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Greece gets world’s worst credit rating

14 June 2011 No Comment

Greece has been branded with the world’s lowest credit rating by Standard & Poor’s, which said the nation is “increasingly likely” to face a debt restructuring and the first sovereign default in the euro area’s history.

The move to CCC from B reflects “our view that there is a significantly higher likelihood of one or more defaults,” S&P said in a statement yesterday. “Risks for the implementation of Greece’s EU/IMF borrowing program are rising, given Greece’s increased financing needs and ongoing internal political disagreements surrounding the policy conditions required.”

Greece’s government, which plans to sell 1.25 billion euros of 26-week Treasury bills today, said that the downgrade overlooked “intense” talks between European officials to address the nation’s financing needs.
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Credit-default swaps on Greece, Ireland and Portugal surged to records yesterday on concern governments’ struggles to resolve the turmoil will threaten their ability to pay their debts.

“Greece will default – it’s a question of when, rather than if,” said Vincent Truglia, managing director at New York-based Granite Springs Asset Management LLP in New York and a former head of the sovereign risk unit at Moody’s.

“It’s a basic solvency issue rather than a liquidity issue. Only a debt writedown will do.”

Standard & Poor’s cut Greece’s credit rating deeper into junk territory yesterday saying the country is likely to default on its massive debts at least once by 2013, a decision Athens said ignored its efforts to secure continued funding in coming years.

The rating agency said the downgrade from B to CCC “reflects our view that there is a significantly higher likelihood of one or more defaults” as the country tries to close yawning financing gaps over the next two years. It said the outlook is negative.

The new cut came days after Greece’s Socialist government unveiled a new austerity program aiming to save around 28 billion euros in new taxes and spending cuts by 2015, in tandem with an ambitious privatisation drive intended to raise some 50 billion euros.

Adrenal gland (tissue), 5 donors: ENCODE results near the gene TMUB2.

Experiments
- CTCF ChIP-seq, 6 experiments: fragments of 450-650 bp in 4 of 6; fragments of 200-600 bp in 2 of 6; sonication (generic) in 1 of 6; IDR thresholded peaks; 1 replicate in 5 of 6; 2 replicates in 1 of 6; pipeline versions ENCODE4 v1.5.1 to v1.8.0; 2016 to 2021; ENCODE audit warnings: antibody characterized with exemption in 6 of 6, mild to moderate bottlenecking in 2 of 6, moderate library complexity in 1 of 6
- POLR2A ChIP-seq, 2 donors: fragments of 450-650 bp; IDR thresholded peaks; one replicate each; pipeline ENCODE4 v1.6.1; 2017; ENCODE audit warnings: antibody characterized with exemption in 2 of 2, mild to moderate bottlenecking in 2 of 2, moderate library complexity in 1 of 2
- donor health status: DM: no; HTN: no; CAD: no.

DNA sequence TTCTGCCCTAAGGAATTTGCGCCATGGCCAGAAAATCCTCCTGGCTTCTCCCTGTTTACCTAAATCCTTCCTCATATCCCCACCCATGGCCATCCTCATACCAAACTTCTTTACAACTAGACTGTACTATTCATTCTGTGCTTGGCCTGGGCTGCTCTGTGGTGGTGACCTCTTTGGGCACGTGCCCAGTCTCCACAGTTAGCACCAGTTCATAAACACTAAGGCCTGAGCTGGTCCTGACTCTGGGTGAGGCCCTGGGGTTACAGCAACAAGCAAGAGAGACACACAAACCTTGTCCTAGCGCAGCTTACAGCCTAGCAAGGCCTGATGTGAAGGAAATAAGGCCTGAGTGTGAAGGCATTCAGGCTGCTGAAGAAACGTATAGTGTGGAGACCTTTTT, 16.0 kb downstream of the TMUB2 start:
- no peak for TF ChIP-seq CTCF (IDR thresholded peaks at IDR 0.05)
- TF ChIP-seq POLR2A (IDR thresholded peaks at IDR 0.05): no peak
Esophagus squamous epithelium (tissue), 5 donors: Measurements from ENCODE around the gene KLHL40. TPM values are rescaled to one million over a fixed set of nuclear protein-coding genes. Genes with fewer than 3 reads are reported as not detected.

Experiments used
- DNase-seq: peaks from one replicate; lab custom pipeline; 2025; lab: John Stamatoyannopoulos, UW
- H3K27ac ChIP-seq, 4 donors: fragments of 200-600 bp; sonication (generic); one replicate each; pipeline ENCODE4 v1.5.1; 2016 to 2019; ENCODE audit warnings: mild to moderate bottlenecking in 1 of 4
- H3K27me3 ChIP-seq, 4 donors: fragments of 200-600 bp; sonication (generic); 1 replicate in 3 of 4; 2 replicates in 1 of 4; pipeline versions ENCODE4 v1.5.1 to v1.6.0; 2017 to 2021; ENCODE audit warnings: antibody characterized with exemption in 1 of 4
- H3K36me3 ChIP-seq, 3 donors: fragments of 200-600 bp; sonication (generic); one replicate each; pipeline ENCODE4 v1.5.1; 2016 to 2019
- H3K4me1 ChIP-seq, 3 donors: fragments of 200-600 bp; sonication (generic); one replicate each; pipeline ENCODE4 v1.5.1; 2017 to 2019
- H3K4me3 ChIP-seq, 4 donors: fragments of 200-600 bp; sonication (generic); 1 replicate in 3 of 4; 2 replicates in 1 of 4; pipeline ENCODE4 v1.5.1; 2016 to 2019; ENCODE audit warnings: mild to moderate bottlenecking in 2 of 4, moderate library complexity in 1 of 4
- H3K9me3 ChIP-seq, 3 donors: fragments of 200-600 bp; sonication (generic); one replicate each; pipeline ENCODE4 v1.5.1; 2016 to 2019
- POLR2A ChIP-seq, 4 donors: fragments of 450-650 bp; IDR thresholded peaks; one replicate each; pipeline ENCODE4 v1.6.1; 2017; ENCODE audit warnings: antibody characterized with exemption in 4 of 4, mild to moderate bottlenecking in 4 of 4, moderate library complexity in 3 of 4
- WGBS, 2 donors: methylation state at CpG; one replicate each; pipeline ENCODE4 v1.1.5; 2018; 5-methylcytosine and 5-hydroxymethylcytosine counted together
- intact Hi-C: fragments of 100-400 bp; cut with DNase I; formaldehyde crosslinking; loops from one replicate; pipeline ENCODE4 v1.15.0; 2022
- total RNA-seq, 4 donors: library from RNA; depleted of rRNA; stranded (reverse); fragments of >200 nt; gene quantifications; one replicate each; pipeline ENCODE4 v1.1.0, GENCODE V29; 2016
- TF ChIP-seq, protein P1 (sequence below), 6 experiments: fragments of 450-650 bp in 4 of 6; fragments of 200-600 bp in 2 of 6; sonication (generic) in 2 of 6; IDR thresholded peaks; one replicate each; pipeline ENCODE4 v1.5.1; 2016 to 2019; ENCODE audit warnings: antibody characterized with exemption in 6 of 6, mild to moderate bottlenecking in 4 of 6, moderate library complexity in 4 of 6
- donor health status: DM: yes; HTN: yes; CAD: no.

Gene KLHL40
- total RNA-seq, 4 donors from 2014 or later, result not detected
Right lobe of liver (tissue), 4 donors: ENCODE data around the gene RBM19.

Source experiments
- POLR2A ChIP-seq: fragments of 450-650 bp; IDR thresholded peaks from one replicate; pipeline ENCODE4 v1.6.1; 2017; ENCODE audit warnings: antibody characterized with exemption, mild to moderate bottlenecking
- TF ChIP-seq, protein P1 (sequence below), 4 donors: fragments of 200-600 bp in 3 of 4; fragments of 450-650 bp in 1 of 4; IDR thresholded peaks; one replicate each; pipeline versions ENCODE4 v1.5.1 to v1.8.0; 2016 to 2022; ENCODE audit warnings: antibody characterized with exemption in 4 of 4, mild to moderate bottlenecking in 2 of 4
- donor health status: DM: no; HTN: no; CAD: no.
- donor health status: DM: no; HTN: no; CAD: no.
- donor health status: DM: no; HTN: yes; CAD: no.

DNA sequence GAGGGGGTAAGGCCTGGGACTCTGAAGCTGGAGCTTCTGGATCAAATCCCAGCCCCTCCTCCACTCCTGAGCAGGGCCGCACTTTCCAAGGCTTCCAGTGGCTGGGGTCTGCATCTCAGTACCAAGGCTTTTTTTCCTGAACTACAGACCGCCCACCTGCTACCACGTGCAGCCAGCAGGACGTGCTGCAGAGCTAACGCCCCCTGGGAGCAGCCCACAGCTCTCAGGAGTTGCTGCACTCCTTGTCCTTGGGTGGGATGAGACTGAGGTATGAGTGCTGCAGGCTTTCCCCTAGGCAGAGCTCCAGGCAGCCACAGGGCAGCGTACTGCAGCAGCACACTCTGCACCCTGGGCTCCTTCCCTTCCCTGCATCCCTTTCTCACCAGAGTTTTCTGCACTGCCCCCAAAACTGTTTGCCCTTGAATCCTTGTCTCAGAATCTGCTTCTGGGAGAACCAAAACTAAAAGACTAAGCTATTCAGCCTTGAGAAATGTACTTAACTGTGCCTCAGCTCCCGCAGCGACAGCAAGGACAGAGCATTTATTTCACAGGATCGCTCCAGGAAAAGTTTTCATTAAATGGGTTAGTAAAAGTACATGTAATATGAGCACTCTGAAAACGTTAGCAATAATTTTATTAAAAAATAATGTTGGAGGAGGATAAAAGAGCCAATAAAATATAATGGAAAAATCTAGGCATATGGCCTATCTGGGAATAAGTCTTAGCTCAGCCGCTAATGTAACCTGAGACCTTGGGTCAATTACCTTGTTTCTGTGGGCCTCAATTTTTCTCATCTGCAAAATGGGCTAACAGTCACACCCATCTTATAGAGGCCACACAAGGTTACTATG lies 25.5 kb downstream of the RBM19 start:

The twin package comes a year after unpopular pension and salary cuts mixed with higher taxes and retirement ages – despite previous pledges to avoid more blanket pain for less affluent Greeks. It will be debated in Parliament later this week and is set for ratification by early next month.

The planned new austerity has angered opposition parties, which rejected government overtures aimed to secure some degree of consensus, and drove labour unions to call a general strike on Wednesday.

Parliamentary approval of the combined cutbacks and privatisations is a precondition to secure the fifth installment of a vital 110 billion euros ($A150.92 billion) bailout package agreed on in May 2010 with the European Union and the International Monetary Fund.

“The downgrade reflects our view that implementation risks associated with the EU/IMF program are rising, given the increasingly complicated political environment in Greece coupled with its current difficult economic climate,” Standard and Poor’s said.

The agency said that delaying Greece’s debt repayments – a move proposed by Germany to get private investors to take on some of the bailout burden and give the country more time to reform its economy – would be considered a default.

The European Central Bank is against Germany’s proposed debt extension, arguing that a default by a eurozone country could have devastating consequences on Europe’s broader financial sector.

Finance ministers from the 17 euro nations will gather for an emergency meeting on Tuesday to discuss how to help Greece and how to reconcile Germany’s requests with those of the ECB.

All three major international ratings agencies have placed Greek government bonds deep in junk – or non-investor grade – status.

Greece’s Finance Ministry said Monday’s downgrade took no account of efforts by the country’s creditors to plug the funding gap.

“It overlooks the intense negotiations within the European Commission, the European Central Bank and the International Monetary Fund to find a viable solution that will allow our country’s continued financing and the coverage of its borrowing needs in coming years,” a ministry statement said.

“In any case, (the government) remains set on its course to save the country,” it said.

Greek Prime Minister George Papandreou faces continued protests and dwindling public support, trailing the main opposition conservatives by four percentage points according to a poll released Sunday. Several of his own Socialist lawmakers have strongly criticised the new measures, although none have openly threatened to vote against them in Parliament.

Peaceful protesters have demonstrated in Athens’ central Syntagma Square, opposite Parliament, for nearly three weeks, with more than 10,000 gathering on Sunday.

Hundreds gathered in the square Monday night chanting slogans, while protest organisers have called for a blockade of Parliament during Wednesday’s general strike, which will be accompanied by demonstrations in the city centre.


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